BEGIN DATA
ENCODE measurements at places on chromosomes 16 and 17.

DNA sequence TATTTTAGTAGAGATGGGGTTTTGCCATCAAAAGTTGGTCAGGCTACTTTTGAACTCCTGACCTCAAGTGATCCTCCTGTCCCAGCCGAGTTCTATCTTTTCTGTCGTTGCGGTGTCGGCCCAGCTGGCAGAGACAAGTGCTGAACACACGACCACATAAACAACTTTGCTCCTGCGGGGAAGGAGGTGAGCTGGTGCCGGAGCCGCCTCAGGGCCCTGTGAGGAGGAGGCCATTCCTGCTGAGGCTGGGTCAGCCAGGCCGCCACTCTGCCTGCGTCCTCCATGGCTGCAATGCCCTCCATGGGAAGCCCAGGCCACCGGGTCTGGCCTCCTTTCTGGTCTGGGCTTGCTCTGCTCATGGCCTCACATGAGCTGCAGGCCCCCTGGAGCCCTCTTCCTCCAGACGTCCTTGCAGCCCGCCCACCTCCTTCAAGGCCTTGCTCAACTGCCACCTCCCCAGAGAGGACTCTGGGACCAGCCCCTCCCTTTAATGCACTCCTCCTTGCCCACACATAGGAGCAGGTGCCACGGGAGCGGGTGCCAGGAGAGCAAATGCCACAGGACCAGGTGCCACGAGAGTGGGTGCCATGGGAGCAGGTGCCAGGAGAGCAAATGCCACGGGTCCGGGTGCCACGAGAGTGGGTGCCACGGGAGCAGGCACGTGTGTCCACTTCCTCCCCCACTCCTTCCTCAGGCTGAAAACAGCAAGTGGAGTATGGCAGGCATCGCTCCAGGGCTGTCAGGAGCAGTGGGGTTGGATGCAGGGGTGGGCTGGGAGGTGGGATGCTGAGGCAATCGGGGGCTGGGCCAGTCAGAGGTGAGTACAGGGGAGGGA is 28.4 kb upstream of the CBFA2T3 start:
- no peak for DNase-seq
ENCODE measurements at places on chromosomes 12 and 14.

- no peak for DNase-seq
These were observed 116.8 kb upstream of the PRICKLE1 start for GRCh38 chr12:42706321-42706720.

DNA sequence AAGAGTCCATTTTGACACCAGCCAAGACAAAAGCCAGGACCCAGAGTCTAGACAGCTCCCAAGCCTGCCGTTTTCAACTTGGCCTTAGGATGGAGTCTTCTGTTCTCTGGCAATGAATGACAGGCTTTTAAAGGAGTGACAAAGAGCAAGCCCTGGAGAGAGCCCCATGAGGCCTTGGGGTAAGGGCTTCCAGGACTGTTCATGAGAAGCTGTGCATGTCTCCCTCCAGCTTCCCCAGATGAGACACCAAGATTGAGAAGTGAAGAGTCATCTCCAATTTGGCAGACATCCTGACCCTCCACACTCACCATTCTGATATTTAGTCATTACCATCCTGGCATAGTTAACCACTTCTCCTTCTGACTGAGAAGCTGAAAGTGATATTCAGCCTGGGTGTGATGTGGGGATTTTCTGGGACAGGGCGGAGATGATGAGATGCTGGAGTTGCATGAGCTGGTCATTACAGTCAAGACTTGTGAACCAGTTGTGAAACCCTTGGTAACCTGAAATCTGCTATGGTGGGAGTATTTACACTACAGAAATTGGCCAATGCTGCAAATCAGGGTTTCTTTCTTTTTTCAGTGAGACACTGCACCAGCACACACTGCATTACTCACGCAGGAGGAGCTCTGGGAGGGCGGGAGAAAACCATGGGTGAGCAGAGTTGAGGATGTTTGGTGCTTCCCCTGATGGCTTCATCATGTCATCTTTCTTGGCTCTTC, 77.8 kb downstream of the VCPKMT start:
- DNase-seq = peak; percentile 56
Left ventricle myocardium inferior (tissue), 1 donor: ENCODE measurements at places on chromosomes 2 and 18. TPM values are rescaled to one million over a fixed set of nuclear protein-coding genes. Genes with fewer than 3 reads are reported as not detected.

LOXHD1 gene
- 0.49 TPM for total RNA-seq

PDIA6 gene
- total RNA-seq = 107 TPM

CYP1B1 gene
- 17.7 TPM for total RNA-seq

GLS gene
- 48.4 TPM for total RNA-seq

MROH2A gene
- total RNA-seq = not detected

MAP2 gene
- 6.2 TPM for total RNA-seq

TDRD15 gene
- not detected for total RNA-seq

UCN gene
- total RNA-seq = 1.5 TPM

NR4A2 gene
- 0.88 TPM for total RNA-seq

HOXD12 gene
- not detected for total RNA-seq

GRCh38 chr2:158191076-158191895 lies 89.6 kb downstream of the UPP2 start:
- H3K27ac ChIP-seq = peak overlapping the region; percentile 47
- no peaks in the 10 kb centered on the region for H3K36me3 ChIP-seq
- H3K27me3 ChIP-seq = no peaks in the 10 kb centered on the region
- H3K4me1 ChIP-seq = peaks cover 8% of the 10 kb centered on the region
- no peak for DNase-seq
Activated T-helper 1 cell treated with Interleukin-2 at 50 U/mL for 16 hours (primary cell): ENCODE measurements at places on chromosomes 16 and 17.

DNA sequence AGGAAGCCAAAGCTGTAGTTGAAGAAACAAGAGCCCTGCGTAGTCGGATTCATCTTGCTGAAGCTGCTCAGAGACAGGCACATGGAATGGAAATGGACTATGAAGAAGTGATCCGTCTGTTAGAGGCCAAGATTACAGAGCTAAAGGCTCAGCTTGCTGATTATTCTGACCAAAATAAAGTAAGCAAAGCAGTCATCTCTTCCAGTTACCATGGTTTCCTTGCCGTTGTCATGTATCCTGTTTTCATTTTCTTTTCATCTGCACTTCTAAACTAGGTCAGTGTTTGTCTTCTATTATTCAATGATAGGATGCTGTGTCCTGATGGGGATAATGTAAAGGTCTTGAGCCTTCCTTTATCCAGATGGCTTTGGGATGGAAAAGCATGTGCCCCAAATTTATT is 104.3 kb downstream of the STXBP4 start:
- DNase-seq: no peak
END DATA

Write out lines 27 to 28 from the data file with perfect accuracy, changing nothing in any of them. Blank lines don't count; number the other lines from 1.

- 0.88 TPM for total RNA-seq

HOXD12 gene